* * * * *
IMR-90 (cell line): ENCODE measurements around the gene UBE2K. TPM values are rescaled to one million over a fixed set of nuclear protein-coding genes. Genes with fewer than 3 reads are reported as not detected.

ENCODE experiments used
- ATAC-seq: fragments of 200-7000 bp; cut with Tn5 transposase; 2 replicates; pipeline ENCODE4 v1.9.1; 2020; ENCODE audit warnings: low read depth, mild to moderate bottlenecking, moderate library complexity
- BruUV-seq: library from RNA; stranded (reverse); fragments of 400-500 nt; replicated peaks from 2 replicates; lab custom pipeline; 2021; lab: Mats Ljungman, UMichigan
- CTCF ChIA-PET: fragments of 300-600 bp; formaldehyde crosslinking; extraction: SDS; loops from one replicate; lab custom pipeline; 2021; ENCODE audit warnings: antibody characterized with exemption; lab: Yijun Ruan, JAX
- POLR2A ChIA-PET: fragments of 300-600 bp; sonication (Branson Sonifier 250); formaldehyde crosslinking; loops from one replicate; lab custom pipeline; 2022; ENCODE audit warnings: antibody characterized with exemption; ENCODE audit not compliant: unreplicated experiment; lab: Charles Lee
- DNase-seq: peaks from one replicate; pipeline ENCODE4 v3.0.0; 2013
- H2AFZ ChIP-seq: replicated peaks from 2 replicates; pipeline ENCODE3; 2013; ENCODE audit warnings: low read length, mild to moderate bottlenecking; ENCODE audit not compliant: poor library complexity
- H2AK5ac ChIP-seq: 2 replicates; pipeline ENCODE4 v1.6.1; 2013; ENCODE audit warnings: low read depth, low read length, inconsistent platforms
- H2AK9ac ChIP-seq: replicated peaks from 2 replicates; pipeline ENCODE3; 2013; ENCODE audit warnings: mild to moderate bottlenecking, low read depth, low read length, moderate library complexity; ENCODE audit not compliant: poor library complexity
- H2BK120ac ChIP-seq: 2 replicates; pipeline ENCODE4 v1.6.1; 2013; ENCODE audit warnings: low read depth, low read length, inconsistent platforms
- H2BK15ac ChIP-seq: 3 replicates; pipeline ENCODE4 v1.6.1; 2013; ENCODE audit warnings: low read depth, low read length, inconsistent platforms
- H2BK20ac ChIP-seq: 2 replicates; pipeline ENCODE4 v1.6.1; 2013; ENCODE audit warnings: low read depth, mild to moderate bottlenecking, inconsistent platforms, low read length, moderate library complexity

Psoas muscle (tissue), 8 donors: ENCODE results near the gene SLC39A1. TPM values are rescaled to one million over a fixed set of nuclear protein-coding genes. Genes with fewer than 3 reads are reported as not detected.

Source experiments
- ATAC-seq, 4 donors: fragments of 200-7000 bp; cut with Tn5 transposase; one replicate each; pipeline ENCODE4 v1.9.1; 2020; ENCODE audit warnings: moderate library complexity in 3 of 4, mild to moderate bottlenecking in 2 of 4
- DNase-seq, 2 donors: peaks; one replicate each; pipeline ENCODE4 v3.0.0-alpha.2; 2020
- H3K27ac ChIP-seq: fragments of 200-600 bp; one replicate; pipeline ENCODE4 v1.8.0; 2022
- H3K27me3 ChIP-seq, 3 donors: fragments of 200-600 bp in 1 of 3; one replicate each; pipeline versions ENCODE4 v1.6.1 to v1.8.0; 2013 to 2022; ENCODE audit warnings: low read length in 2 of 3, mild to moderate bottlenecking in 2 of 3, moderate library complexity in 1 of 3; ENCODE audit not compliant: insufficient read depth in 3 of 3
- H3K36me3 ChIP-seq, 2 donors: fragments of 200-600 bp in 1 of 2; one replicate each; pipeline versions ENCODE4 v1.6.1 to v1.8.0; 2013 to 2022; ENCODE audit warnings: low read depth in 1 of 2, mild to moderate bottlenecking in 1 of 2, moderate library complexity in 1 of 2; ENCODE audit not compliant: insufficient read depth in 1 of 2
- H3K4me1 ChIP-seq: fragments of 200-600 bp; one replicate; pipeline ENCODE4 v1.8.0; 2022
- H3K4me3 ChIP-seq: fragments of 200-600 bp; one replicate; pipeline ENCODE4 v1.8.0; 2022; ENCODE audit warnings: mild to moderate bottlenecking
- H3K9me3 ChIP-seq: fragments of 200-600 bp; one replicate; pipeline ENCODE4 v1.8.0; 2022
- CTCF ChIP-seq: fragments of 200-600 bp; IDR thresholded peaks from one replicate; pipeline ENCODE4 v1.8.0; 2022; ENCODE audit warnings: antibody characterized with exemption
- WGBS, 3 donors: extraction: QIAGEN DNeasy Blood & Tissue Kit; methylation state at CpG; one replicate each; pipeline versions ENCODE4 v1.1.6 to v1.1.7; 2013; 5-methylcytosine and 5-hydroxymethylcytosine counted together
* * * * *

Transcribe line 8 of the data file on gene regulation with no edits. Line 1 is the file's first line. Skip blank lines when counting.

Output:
- H2AFZ ChIP-seq: replicated peaks from 2 replicates; pipeline ENCODE3; 2013; ENCODE audit warnings: low read length, mild to moderate bottlenecking; ENCODE audit not compliant: poor library complexity